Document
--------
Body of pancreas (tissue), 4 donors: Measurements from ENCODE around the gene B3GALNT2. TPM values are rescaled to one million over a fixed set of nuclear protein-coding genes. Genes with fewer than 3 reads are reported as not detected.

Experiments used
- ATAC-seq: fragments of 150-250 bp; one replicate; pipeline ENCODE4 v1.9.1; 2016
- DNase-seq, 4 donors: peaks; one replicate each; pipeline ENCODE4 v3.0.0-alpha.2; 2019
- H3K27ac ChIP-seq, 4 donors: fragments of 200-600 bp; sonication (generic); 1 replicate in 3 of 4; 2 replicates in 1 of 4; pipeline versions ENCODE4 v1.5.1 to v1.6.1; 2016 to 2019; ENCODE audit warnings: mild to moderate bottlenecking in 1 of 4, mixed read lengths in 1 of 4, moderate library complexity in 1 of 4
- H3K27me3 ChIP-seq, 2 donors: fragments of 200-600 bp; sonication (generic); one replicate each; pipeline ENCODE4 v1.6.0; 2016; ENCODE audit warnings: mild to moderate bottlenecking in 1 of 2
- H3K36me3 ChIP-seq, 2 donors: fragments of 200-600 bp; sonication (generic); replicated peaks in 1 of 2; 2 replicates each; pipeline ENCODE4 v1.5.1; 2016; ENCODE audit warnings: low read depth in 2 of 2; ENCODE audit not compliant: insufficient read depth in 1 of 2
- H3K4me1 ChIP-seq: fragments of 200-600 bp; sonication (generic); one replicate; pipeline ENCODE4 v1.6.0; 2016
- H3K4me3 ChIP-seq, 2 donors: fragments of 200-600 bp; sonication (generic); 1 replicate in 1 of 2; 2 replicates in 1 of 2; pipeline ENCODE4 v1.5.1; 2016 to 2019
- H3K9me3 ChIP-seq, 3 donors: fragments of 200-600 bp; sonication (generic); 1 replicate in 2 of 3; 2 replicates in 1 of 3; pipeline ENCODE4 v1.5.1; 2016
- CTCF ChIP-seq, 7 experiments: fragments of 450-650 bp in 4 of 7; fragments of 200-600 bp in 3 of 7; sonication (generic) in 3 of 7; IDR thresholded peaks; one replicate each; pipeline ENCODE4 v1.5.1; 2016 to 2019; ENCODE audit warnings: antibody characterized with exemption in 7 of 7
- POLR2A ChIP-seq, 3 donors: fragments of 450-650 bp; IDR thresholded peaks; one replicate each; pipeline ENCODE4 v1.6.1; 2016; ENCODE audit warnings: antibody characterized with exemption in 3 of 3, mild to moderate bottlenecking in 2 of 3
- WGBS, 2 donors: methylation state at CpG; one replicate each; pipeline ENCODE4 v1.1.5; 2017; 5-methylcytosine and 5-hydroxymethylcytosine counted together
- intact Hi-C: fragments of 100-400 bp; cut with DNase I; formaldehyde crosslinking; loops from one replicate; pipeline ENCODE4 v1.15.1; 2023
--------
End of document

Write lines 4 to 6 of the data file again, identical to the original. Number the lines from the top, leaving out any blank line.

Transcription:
- DNase-seq, 4 donors: peaks; one replicate each; pipeline ENCODE4 v3.0.0-alpha.2; 2019
- H3K27ac ChIP-seq, 4 donors: fragments of 200-600 bp; sonication (generic); 1 replicate in 3 of 4; 2 replicates in 1 of 4; pipeline versions ENCODE4 v1.5.1 to v1.6.1; 2016 to 2019; ENCODE audit warnings: mild to moderate bottlenecking in 1 of 4, mixed read lengths in 1 of 4, moderate library complexity in 1 of 4
- H3K27me3 ChIP-seq, 2 donors: fragments of 200-600 bp; sonication (generic); one replicate each; pipeline ENCODE4 v1.6.0; 2016; ENCODE audit warnings: mild to moderate bottlenecking in 1 of 2